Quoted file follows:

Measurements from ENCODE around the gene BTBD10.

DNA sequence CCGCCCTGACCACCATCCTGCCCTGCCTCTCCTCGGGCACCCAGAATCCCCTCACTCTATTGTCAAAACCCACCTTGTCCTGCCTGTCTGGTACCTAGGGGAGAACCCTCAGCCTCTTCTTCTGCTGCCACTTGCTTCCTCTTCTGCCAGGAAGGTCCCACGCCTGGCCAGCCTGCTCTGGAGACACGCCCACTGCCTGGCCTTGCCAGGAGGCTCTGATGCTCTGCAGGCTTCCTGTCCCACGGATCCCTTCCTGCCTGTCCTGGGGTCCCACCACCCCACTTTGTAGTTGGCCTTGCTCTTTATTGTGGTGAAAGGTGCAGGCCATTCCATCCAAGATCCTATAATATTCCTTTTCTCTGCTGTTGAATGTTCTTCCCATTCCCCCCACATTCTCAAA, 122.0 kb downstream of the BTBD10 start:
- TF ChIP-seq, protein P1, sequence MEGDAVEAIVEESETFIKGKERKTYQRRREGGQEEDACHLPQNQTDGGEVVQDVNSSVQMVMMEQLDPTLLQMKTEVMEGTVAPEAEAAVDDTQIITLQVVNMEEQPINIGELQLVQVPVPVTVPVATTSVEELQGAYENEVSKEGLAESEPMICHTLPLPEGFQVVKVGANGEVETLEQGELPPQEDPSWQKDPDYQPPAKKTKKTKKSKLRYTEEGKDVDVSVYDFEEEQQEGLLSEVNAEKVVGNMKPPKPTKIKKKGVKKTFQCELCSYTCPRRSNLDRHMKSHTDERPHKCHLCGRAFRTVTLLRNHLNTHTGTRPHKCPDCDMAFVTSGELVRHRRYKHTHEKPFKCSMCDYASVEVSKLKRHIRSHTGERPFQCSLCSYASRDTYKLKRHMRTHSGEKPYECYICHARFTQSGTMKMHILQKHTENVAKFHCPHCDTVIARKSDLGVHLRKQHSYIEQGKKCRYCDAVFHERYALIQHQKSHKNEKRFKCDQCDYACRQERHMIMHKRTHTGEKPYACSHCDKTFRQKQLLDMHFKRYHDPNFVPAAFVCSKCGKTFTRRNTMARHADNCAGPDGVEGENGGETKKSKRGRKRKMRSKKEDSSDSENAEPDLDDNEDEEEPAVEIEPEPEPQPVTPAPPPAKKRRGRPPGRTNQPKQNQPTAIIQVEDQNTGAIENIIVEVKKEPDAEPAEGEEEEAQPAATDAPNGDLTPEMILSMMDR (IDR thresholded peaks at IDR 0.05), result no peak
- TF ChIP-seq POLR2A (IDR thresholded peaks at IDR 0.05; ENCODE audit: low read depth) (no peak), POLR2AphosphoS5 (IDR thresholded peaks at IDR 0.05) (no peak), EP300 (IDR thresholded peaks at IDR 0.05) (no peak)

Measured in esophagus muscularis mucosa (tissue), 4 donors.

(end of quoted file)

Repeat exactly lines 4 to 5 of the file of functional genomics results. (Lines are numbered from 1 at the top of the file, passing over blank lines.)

- TF ChIP-seq POLR2A (IDR thresholded peaks at IDR 0.05; ENCODE audit: low read depth) (no peak), POLR2AphosphoS5 (IDR thresholded peaks at IDR 0.05) (no peak), EP300 (IDR thresholded peaks at IDR 0.05) (no peak)

Measured in esophagus muscularis mucosa (tissue), 4 donors.